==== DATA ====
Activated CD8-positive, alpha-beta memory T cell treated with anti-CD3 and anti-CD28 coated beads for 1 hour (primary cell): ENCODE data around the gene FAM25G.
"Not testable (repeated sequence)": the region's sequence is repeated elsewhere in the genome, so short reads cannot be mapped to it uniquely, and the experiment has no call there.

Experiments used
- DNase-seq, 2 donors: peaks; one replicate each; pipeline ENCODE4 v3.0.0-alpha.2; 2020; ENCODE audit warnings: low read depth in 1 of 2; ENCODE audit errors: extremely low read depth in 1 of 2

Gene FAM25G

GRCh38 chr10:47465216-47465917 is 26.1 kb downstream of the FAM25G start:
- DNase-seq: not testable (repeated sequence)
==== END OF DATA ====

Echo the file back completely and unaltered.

Activated CD8-positive, alpha-beta memory T cell treated with anti-CD3 and anti-CD28 coated beads for 1 hour (primary cell): ENCODE data around the gene FAM25G.
"Not testable (repeated sequence)": the region's sequence is repeated elsewhere in the genome, so short reads cannot be mapped to it uniquely, and the experiment has no call there.

Experiments used
- DNase-seq, 2 donors: peaks; one replicate each; pipeline ENCODE4 v3.0.0-alpha.2; 2020; ENCODE audit warnings: low read depth in 1 of 2; ENCODE audit errors: extremely low read depth in 1 of 2

Gene FAM25G

GRCh38 chr10:47465216-47465917 is 26.1 kb downstream of the FAM25G start:
- DNase-seq: not testable (repeated sequence)